Everlasting Punishment

The semiannual recurrence of this subject in our Lesson-Sermons never fails to bring to the writer a deep sense of gratitude for deliverance from false belief in regard to it. The doctrine of everlasting punishment as a means for frightening sinners into repentance has been tenaciously adhered to by the various schools of so-called orthodox theology for generations. In the writer's experience, although there was an endeavor to explain the subject patiently and painstakingly by both pastor and Sunday school teacher, their explanation served only to form a mental picture of a God who was simply a magnified human being, sitting on a wonderful throne somewhere a long way off, who could not be seen because of the dazzling brightness emanating from His person, and whose sole business seemed to consist of condemning sinners on the one hand and exalting saints on the other.

As the years passed by, bringing deeper habits of thought, it was soon plain that this could not be a true understanding of God, because it did not agree with the statements of the Bible that God is Love, the Father of all, just and true and merciful. Yet the Bible statements seemed conflicting, and perusal of them brought question after question, which grew more and more confusing. If God created all, and man was born to sin and to be punished, then God must have created sinners and known that they would sin; and what sort of love was it that would first make it possible for its creation to sin and then provide punishment for it? Furthermore, there seemed to be no definite rule for knowing when one was being good enough to escape condemnation; for did not the Savior say in answer to one who addressed him as "Good Master" when he came to him inquiring what he should do to have eternal life, "There is none good but one, that is, God"?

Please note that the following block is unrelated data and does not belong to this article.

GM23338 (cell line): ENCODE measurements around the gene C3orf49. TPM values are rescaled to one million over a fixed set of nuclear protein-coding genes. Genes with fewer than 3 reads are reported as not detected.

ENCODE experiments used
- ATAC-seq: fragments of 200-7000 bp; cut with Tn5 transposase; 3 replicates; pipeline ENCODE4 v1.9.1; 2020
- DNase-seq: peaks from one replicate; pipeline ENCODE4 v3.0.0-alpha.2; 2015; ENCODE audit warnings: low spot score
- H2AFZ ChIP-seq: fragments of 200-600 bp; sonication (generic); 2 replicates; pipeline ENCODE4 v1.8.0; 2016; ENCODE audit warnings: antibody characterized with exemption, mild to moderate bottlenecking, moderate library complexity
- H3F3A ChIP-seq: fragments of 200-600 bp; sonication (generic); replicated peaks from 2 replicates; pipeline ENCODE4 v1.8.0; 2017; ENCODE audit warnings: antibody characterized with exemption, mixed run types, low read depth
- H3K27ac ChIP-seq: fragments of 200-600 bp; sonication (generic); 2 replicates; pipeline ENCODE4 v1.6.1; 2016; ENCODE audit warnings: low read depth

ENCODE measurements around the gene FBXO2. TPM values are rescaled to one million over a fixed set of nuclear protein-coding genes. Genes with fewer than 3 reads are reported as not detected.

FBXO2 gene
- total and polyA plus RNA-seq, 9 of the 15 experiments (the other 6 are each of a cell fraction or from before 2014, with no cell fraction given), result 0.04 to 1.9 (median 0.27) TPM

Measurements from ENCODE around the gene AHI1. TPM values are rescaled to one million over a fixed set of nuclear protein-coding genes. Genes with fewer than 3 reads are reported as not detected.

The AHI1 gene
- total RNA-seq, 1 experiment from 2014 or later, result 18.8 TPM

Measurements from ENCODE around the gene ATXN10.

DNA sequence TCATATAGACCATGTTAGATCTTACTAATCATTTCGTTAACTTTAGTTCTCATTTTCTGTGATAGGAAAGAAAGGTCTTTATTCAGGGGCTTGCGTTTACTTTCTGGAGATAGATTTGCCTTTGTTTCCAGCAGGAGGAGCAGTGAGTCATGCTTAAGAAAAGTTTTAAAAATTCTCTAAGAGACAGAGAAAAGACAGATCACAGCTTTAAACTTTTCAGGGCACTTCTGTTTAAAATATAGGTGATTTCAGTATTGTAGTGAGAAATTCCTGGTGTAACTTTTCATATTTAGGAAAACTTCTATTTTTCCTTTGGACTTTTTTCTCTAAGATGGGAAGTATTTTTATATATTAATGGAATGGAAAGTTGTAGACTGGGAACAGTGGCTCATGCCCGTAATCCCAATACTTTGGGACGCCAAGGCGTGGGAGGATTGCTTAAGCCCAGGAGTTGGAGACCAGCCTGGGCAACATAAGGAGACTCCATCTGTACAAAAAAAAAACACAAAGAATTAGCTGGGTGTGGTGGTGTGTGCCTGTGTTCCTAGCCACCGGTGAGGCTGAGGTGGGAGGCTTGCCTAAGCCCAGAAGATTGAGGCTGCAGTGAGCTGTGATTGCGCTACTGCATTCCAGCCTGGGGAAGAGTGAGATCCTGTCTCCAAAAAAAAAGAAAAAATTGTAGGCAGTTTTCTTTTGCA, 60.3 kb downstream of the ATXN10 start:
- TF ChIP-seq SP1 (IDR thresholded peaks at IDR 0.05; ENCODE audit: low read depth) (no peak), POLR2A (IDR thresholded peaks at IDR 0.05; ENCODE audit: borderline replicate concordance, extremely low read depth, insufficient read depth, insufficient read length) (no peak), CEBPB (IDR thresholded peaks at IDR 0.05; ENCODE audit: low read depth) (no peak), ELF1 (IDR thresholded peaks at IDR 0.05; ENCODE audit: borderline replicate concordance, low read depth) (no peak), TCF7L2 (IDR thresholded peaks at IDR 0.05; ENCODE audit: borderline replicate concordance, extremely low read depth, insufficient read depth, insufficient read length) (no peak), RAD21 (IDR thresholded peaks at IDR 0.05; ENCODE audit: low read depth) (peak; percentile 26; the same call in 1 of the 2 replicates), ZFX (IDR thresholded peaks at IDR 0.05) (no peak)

At length the decision was made that it was not worth while to worry about it. Nobody seemed to know anything that could throw any more light on the subject, although information was frequently volunteered that there were a great many things which God did not wish us to understand, that it was a sort of blasphemy to even desire to search them out, and that therefore we should be resigned and simply do the best we could, taking whatever came; so even the reading of the Bible was dropped.

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True Education
August 23, 1919

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